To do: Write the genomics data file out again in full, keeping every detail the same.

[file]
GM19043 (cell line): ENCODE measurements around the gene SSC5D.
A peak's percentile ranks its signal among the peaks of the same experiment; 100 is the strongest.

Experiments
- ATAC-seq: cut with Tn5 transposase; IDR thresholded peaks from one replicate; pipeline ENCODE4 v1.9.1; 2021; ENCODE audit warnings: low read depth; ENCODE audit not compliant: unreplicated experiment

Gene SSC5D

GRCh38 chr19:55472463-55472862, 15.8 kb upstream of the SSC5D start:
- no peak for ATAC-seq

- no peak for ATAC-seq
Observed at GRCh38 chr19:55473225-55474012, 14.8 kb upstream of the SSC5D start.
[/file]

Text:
GM19043 (cell line): ENCODE measurements around the gene SSC5D.
A peak's percentile ranks its signal among the peaks of the same experiment; 100 is the strongest.

Experiments
- ATAC-seq: cut with Tn5 transposase; IDR thresholded peaks from one replicate; pipeline ENCODE4 v1.9.1; 2021; ENCODE audit warnings: low read depth; ENCODE audit not compliant: unreplicated experiment

Gene SSC5D

GRCh38 chr19:55472463-55472862, 15.8 kb upstream of the SSC5D start:
- no peak for ATAC-seq

- no peak for ATAC-seq
Observed at GRCh38 chr19:55473225-55474012, 14.8 kb upstream of the SSC5D start.